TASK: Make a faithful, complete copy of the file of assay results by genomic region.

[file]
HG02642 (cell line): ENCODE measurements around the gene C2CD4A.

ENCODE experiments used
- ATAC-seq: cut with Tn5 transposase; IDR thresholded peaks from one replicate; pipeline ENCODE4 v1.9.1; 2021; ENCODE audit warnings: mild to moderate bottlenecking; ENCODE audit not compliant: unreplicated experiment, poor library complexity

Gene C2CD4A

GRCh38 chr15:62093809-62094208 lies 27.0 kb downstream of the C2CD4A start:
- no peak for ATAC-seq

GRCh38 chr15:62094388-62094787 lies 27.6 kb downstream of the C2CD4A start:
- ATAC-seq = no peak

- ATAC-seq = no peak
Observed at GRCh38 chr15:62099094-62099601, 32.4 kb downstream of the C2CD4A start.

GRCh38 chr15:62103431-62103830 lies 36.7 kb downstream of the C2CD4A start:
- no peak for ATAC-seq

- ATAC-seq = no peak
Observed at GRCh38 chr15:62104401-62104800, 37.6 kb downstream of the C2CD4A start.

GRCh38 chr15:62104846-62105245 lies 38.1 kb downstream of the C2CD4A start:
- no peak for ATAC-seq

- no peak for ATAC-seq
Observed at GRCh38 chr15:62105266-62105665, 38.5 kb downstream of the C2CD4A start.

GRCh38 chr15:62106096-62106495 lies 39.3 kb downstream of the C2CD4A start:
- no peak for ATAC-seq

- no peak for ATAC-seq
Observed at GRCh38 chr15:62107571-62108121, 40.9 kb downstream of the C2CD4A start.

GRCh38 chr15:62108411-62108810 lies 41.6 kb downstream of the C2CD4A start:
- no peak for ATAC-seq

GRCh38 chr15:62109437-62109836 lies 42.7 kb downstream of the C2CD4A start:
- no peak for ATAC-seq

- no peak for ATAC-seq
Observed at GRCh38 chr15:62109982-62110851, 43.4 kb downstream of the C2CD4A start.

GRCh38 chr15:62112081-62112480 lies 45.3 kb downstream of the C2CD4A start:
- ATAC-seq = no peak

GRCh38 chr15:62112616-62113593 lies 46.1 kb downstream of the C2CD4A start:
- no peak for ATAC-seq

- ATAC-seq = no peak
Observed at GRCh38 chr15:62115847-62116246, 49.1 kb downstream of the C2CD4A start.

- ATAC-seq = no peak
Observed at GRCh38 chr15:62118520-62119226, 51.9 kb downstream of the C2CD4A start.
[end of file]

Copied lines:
HG02642 (cell line): ENCODE measurements around the gene C2CD4A.

ENCODE experiments used
- ATAC-seq: cut with Tn5 transposase; IDR thresholded peaks from one replicate; pipeline ENCODE4 v1.9.1; 2021; ENCODE audit warnings: mild to moderate bottlenecking; ENCODE audit not compliant: unreplicated experiment, poor library complexity

Gene C2CD4A

GRCh38 chr15:62093809-62094208 lies 27.0 kb downstream of the C2CD4A start:
- no peak for ATAC-seq

GRCh38 chr15:62094388-62094787 lies 27.6 kb downstream of the C2CD4A start:
- ATAC-seq = no peak

- ATAC-seq = no peak
Observed at GRCh38 chr15:62099094-62099601, 32.4 kb downstream of the C2CD4A start.

GRCh38 chr15:62103431-62103830 lies 36.7 kb downstream of the C2CD4A start:
- no peak for ATAC-seq

- ATAC-seq = no peak
Observed at GRCh38 chr15:62104401-62104800, 37.6 kb downstream of the C2CD4A start.

GRCh38 chr15:62104846-62105245 lies 38.1 kb downstream of the C2CD4A start:
- no peak for ATAC-seq

- no peak for ATAC-seq
Observed at GRCh38 chr15:62105266-62105665, 38.5 kb downstream of the C2CD4A start.

GRCh38 chr15:62106096-62106495 lies 39.3 kb downstream of the C2CD4A start:
- no peak for ATAC-seq

- no peak for ATAC-seq
Observed at GRCh38 chr15:62107571-62108121, 40.9 kb downstream of the C2CD4A start.

GRCh38 chr15:62108411-62108810 lies 41.6 kb downstream of the C2CD4A start:
- no peak for ATAC-seq

GRCh38 chr15:62109437-62109836 lies 42.7 kb downstream of the C2CD4A start:
- no peak for ATAC-seq

- no peak for ATAC-seq
Observed at GRCh38 chr15:62109982-62110851, 43.4 kb downstream of the C2CD4A start.

GRCh38 chr15:62112081-62112480 lies 45.3 kb downstream of the C2CD4A start:
- ATAC-seq = no peak

GRCh38 chr15:62112616-62113593 lies 46.1 kb downstream of the C2CD4A start:
- no peak for ATAC-seq

- ATAC-seq = no peak
Observed at GRCh38 chr15:62115847-62116246, 49.1 kb downstream of the C2CD4A start.

- ATAC-seq = no peak
Observed at GRCh38 chr15:62118520-62119226, 51.9 kb downstream of the C2CD4A start.